Please use this identifier to cite or link to this item:
|Title: ||From “Consecrated Land” (“Campo Santo”) to multicultural leisure space: two mendicant houses in Évora and Setúbal (Portugal)|
|Authors: ||Tereno, Maria do Céu|
|Keywords: ||Urban Form, Social Use of Space, Urban Cartography, Iconography.|
|Issue Date: ||27-Sep-2017|
|Abstract: ||This study pretends to make a comparative diachronic analysis of the appropriation by the people of the surrounding areas of two mendicant religious houses, one masculine and other feminine, located in Evora (Convent of St. Francis) and Setubal (Monastery of Jesus), respectively. The understanding of the definition of the boundaries of the two fields appended to these two churches, either by progressive edifications and establishment of paths or successive use of the spaces, experienced over almost eight centuries in Evora and six centuries in Setubal, are essential to its full fruition. After being abandoned by the cenobite communities, these two religious houses (Évora─ 1834; Setubal─ 1888), which were at the genesis of the public spaces attached, suffered drastic changes: in their configuration, through annexation of parts of walls and demolition of buildings, in usage considering the very different social, religious and urban parameters inherent to their users at a single time. If Setubal was a metropolis whose population has always been connected to the sea in its various aspects and leisure industry, Évora had its lands as the economic engine, and more recently the international tourism associated with the built heritage. In both, multiculturalism has been a constant over the centuries and religion a remarkable power until the late 19th century. Currently, the areas are enjoyed in different ways by the corresponding populations; result not only of the interventions that have been performed, but also of the integration framework and the current urban networks of the respective cities.|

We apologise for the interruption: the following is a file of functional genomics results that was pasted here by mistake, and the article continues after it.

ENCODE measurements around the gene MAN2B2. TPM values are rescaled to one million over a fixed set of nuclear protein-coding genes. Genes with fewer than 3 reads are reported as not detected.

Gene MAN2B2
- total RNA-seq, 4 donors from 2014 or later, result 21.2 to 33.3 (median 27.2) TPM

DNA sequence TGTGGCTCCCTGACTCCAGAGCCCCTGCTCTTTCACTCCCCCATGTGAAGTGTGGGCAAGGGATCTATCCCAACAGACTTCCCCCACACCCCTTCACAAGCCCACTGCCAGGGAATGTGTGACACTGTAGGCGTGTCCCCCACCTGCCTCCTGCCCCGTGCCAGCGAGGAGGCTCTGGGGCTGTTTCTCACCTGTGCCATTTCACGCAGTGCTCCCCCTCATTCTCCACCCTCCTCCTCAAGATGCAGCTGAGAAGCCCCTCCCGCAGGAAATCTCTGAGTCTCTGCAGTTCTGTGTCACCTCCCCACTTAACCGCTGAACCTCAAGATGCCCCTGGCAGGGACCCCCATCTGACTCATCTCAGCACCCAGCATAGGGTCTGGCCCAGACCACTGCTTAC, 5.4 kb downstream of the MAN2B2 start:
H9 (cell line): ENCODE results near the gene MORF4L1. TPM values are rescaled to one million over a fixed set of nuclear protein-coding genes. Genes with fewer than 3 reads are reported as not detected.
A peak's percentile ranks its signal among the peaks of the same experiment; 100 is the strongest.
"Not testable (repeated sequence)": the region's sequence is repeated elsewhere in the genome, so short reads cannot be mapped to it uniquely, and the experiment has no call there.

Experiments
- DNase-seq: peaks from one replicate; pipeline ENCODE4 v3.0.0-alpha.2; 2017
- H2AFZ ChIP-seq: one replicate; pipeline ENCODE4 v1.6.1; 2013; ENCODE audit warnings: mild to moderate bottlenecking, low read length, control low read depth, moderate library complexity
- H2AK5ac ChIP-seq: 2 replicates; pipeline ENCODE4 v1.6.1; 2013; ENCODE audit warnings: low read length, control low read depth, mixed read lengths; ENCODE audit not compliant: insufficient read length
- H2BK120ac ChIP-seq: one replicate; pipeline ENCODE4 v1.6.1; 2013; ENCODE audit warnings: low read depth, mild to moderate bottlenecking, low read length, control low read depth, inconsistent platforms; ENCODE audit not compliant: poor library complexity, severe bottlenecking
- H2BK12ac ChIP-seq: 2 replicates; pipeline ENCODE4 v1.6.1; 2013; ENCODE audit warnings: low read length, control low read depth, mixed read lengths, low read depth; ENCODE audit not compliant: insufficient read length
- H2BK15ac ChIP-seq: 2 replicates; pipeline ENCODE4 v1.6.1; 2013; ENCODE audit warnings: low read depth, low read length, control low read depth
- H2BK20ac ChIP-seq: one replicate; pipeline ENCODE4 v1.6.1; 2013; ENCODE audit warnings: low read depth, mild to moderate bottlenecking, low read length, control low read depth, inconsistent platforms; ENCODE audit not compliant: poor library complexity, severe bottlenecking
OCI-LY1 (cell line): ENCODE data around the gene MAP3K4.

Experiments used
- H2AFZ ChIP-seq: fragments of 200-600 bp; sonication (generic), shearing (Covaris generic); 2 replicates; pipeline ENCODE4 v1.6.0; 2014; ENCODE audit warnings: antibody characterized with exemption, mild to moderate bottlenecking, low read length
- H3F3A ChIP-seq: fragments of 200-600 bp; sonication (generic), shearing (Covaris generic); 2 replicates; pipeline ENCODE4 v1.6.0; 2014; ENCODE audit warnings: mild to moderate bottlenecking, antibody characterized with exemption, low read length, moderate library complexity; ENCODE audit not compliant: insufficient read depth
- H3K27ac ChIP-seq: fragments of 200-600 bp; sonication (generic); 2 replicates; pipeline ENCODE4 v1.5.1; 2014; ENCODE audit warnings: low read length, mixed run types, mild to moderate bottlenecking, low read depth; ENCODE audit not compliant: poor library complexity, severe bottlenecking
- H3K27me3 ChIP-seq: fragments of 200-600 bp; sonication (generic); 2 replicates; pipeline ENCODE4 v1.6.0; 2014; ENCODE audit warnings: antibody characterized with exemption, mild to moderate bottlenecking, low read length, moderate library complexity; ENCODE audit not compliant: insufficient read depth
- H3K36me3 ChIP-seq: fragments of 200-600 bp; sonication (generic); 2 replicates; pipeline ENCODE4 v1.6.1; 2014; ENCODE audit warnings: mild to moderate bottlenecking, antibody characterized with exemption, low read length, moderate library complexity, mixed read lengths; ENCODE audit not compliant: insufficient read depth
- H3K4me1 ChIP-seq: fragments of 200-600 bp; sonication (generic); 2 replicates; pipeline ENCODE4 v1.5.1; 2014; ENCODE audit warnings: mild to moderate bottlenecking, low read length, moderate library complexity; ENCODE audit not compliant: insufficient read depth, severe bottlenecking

|Appears in Collections:||ARQ - Comunicações - Em Congressos Científicos Internacionais|
Items in DSpace are protected by copyright, with all rights reserved, unless otherwise indicated.